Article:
Flash drive with enough space
Universal USB installer
One of the following ISO files:
Ubuntu ISO file
Lubuntu ISO file
Xubuntu ISO file
Kubuntu ISO file
Mint ISO file
**You can use whatever ISO file you want, these are just the one's that I know work for this tutorial.**
Your Windows computer (if you don't already have it)

If you already have Windows installed, then you're already half way there. If not, you will need to obtain an ISO file for Windows. Simply plug in your flash drive to a computer and drag the Windows ISO file to it. Again, make sure you actually have enough space to do this. Different OS's have different space requirements. Go head and run Universal USB installer once you've downloaded it. It's very straight forward. Select your flash drive by letter, your ISO file, and the appropriate OS from the list. Be sure to have the format hard drive option unchecked unless you want to delete everything from it prior to your installation. This process takes about 2-5 minutes. When it's finished, you will notice that your flash drive label has been changed to UUI. When you open it, you will notice all the boot files. It is important you do not modify the locations of any files otherwise, it will not work. Your boot loader looks for the files in your flash drive's root directory. Reboot your computer with the flash drive plugged in. Check your BIOS to see whether you have the boot priority set to find your flash drive. You should then see the setup manager for the Windows installation. Follow directions and be sure to install Windows in an available partition in your hard drive. All you have to do is go through the wizard. When finished, you should have Windows installed on your computer and should be able to boot into it once you remove your flash drive and reboot your machine. Notice, whenever you need to reformat your Windows partition, you basically have a rescue disk in your flash drive assuming you have backed up all your personal data. I recommend creating a folder in your flash drive and storing all the boot files in there. Whenever you need to install Windows again, simply copy all the files back to the root directory. You will do the same exact procedure to install Linux. If all goes well, you should see the Grub instead of Windows boot manager with a list of all your OS's every time you boot your machine. Typically, Windows must be installed first for this to work. You now have a dual booting machine with Linux natively installed. You also have rescue disks for both of your OS's.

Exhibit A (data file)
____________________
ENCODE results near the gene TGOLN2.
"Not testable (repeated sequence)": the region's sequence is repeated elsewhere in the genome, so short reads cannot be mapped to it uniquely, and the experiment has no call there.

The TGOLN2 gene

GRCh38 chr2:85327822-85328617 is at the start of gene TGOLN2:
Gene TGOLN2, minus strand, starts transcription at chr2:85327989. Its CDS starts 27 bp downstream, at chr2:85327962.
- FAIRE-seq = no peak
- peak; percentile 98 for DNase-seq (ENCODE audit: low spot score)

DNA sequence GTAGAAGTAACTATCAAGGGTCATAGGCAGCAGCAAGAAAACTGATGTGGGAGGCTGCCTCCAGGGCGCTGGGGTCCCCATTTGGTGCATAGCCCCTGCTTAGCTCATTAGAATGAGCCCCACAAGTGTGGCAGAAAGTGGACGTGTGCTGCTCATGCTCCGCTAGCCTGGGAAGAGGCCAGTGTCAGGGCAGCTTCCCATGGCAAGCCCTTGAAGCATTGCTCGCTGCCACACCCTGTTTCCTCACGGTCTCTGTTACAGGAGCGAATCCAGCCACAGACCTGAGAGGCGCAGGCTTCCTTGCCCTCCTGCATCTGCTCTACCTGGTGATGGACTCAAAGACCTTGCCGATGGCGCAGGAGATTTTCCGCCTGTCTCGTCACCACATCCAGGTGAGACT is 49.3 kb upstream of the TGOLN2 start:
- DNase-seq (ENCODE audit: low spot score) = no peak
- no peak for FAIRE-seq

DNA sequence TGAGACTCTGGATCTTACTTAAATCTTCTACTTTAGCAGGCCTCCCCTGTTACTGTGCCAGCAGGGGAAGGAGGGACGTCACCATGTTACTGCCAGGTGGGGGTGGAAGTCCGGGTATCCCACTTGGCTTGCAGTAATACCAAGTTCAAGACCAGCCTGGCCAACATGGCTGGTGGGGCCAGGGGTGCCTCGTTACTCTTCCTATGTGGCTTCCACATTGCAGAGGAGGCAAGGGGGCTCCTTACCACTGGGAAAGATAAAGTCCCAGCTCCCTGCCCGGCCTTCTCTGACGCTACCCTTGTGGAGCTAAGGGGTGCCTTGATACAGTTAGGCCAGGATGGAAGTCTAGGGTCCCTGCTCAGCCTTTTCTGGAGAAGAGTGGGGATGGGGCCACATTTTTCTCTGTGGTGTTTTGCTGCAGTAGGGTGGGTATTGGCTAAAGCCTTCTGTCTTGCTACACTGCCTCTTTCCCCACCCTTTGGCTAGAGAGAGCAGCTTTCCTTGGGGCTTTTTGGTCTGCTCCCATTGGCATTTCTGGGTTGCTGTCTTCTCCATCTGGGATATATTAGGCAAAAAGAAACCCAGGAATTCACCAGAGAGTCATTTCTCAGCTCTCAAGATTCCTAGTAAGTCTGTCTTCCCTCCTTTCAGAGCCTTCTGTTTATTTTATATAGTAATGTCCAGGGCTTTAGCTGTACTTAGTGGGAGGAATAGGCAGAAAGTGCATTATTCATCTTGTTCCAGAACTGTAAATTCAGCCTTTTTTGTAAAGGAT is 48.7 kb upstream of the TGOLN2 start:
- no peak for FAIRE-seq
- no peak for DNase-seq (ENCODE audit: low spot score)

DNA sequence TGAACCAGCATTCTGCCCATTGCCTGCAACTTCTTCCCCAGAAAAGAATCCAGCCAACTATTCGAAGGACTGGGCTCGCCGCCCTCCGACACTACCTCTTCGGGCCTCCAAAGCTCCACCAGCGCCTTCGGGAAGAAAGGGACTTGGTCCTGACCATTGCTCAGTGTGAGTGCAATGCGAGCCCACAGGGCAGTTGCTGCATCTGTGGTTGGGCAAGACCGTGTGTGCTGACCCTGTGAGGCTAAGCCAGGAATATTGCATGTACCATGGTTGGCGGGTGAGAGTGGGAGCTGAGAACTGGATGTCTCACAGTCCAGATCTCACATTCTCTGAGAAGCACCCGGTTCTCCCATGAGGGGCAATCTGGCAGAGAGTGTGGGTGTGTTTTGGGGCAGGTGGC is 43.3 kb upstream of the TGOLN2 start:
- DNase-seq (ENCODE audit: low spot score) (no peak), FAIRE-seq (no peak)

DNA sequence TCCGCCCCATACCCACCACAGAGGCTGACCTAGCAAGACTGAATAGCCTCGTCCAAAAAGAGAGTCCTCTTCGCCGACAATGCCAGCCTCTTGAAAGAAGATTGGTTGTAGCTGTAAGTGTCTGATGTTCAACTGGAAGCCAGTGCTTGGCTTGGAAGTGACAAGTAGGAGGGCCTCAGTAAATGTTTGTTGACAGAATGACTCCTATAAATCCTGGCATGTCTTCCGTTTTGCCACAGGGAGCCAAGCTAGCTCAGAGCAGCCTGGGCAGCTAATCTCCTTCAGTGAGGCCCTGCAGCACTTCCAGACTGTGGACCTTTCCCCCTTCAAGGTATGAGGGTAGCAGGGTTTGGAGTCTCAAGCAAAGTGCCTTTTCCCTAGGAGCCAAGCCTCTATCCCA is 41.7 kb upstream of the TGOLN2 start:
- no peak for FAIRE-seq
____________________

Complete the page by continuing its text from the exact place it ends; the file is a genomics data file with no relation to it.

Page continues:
Steps summary:
Step 1: Acquire the materials listed above.
Step 2: Install the ISO file to the flash drive with UUI.
Step 3: Reboot your machine with your flash drive plugged in. Check your BIOS if you need to configure your boot priorities.
Step 4: Go through the installation wizard.





Juniper operating system

13 March 2018 | Engineering

I have recently been tasked with learning how to use the Juniper operating system (Junos). I was given a device called a Juniper Firewall SRX-3OO. To put it simply, this device is a glorified switch that is meant to act like a firewall and can be configured into a server. In addition, this device differs from a traditional switch with its security policies. There are two ways to manage this device. The traditional way is through the CLI (Junos). The practical way is through a web interface referred to as J-Web. Both ways are similar in functionality and both possess the pros and cons between working with a CLI and GUI. One thing to note is that Junos is a networking OS. It reads from a config file that determines how it behaves. This config file is set from the factory and can be edited by the user. Modifying this file is typically the source of work with this OS.

CLI Mode:
There are 3 modes in Junos. The first mode is your typical UNIX command line which I have not done much work in. If I learn a significant implementation that uses this mode, I will be sure to post about it in a later blog post. The other 2 modes are operational, accessed using the cli command, and configuration accessed using the configure command from operational mode. A lot of my work is done in configuration mode. This is where we are editing the config file. A generic example of this config file looks as follows:

field {
   subfield1 {
      subfield2 {
      ## subfieldN Note comments are made using ##
         value {
            1;
         }
      }
   }
}